"It's bothering him," Mularkey said. "That's why we wanted to give him the time off with everything, not just throwing. He's banged up elsewhere, too. Normal bumps and bruises, but with a quarterback it's magnified."

--The Buffalo Bills felt they had turned a corner two years ago when they opened the 2003 season with a 31-0 victory over New England. They rode an emotional high into that contest after picking up strong safety Lawyer Milloy, who was cut just days earlier by the Patriots.

But since that game, the Bills are 0-5 against the Patriots and have been outscored 147-46, including Sunday's 35-7 debacle that dropped the Bills to 4-9 and officially eliminated them from the playoffs for a sixth consecutive season.

Overall under general manager Tom Donahoe, who took charge in 2001, Buffalo is 1-9 against the team it needs to catch and pass if it has any hope of making the playoffs again.

The Bills looked to have closed the gap on the Patriots with a 21-16 loss back on Oct. 30 in Foxborough, Mass., a game Buffalo led 16-7 with 10 minutes to play. But the gap has never looked wider than it does now, even with New England a modest 8-5 after dealing with an injury wave.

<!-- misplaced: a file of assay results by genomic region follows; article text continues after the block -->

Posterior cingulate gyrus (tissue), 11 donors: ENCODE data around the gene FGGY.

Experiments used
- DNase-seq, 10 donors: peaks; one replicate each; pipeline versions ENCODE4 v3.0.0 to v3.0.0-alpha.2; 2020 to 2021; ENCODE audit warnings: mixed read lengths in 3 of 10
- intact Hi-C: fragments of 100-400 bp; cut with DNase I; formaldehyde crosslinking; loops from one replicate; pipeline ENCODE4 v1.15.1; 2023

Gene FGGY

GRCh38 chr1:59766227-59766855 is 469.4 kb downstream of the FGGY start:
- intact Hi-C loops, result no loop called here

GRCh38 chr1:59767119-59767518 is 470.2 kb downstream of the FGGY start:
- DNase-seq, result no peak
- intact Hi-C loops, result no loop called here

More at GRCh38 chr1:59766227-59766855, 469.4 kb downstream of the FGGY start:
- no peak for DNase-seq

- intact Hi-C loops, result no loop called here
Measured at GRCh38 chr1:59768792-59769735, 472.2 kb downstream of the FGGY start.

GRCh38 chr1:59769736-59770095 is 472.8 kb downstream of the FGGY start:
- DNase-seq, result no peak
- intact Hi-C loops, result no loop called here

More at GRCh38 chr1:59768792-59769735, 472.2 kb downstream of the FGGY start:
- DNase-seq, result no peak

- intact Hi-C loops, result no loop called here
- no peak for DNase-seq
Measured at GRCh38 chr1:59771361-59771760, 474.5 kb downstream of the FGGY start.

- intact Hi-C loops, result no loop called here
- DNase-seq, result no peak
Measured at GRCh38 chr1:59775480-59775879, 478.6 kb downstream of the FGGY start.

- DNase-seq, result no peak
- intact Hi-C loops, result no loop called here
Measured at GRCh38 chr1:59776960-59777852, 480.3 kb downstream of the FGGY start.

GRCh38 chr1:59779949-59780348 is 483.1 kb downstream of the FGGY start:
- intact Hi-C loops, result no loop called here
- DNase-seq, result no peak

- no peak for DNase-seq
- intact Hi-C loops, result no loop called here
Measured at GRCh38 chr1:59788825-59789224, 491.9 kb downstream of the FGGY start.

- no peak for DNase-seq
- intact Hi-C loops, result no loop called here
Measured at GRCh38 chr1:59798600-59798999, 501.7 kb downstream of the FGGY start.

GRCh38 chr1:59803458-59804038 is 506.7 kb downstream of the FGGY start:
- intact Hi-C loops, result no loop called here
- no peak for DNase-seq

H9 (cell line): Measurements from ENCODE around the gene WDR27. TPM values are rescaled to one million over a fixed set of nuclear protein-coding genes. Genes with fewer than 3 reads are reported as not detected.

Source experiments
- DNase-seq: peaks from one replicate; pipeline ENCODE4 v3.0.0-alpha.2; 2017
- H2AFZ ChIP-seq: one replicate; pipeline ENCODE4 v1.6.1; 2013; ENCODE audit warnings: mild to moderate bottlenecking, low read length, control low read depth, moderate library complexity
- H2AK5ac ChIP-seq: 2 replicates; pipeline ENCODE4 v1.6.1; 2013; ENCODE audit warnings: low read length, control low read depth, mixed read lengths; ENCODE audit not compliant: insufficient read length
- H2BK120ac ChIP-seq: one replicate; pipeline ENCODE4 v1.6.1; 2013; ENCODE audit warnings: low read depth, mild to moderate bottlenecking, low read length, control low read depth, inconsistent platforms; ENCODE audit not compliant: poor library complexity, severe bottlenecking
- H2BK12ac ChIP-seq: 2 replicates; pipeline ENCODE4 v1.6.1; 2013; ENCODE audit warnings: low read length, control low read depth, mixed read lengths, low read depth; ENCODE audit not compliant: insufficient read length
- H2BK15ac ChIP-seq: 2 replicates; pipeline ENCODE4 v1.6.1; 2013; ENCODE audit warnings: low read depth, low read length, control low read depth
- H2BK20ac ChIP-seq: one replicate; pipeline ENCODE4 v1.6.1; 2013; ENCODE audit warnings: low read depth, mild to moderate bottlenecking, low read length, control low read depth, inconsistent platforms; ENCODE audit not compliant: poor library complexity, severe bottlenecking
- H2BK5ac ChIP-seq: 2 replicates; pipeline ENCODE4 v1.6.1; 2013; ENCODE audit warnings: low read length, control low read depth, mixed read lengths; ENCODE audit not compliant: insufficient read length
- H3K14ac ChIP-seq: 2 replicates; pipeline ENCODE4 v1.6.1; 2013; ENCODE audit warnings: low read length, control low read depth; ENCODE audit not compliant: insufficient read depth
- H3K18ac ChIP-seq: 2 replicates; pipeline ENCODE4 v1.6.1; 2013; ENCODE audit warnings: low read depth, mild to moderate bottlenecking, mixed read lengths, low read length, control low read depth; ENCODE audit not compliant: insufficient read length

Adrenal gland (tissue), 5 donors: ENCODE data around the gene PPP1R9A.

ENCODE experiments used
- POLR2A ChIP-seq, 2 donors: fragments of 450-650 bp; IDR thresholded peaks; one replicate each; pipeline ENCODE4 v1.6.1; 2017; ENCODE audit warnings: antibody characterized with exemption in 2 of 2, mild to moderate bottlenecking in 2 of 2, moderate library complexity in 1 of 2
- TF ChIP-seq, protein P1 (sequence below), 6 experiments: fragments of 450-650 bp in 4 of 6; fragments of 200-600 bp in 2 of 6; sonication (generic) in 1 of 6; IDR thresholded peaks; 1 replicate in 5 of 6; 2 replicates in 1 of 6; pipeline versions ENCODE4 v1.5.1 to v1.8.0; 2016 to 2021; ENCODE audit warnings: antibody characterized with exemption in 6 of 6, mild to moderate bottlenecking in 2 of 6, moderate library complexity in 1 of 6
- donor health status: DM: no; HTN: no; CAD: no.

How far away are the Bills from contending with the Patriots?

"If we play like that, we're a long ways away," coach Mike Mularkey said. "If we hadn't had the chance to play them earlier in the year, I'd question ourselves, but we are better than that. We've played better than that, I should say, and we've responded better than that after tough losses. When we played them the last time, we were coming off a bad road loss (38-17 at Oakland) and we came back and played better in their place, but we didn't respond (this time)."

The Bills were coming off a heart-breaking 24-23 loss at Miami where they blew a 21-point lead, then endured a week of controversy that involved Donahoe calling an antagonistic fan a "jerk" on a radio show, followed by Mularkey's one-game suspension of popular wide receiver Eric Moulds for arguing with an assistant coach.